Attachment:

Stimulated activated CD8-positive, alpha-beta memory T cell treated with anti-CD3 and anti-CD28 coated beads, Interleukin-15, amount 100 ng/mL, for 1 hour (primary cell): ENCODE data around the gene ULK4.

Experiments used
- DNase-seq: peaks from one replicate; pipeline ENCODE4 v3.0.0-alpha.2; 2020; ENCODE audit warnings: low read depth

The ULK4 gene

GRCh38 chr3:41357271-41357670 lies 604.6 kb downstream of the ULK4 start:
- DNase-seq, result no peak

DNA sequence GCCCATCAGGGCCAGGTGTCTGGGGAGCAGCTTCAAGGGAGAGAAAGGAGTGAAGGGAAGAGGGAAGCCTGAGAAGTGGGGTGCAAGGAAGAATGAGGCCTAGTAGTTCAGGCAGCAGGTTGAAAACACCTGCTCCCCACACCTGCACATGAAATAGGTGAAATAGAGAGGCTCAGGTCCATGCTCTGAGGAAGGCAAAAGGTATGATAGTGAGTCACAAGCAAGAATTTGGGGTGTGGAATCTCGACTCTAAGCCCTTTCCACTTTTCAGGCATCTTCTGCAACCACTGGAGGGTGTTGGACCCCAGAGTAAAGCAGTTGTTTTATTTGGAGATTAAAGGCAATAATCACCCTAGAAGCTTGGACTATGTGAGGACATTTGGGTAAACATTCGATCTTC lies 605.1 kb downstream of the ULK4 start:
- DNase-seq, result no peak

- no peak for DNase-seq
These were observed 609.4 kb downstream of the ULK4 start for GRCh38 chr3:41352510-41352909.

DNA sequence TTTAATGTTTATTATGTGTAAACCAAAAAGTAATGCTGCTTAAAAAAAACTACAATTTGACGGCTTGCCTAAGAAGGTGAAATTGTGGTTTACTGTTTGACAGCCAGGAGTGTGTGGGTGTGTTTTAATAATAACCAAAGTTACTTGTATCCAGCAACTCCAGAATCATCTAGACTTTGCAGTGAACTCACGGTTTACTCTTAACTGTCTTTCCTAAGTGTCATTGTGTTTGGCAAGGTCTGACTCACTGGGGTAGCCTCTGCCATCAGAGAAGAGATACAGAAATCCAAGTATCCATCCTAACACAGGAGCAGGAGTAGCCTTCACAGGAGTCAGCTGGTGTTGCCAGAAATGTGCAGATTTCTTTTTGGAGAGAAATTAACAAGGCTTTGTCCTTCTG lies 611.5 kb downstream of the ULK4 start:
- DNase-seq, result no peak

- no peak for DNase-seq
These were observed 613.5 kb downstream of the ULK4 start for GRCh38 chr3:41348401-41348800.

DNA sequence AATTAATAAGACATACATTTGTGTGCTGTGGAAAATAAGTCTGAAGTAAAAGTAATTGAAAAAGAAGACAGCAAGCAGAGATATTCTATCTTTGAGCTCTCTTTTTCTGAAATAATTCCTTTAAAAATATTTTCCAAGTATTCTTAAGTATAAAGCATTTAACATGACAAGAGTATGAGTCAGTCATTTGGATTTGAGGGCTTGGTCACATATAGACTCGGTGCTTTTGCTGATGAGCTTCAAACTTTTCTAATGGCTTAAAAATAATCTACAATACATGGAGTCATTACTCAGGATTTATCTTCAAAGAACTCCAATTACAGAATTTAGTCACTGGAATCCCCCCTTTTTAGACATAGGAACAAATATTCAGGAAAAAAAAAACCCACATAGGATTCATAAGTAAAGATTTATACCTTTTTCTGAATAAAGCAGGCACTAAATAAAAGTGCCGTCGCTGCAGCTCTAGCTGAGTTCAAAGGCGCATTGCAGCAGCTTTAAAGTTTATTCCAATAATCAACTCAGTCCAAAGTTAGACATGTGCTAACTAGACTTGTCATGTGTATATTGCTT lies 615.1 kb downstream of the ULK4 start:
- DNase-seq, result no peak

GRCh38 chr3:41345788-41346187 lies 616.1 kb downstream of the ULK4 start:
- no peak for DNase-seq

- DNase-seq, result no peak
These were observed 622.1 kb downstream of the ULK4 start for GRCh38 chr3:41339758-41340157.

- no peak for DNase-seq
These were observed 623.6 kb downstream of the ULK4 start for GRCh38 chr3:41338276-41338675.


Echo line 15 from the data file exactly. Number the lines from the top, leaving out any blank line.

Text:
DNA sequence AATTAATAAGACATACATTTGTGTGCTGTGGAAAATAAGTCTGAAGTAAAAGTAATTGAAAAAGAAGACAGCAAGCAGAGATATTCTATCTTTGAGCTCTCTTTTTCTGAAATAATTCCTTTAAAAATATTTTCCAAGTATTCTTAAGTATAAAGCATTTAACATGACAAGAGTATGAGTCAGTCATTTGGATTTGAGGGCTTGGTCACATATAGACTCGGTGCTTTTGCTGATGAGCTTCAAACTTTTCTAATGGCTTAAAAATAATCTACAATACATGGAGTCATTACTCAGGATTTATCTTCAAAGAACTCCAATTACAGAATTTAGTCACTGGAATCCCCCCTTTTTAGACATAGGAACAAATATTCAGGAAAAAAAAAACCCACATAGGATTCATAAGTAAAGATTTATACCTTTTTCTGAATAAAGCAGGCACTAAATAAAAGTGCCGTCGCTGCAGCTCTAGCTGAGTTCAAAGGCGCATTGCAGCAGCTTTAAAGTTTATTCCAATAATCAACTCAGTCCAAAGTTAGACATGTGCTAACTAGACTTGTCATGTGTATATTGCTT lies 615.1 kb downstream of the ULK4 start: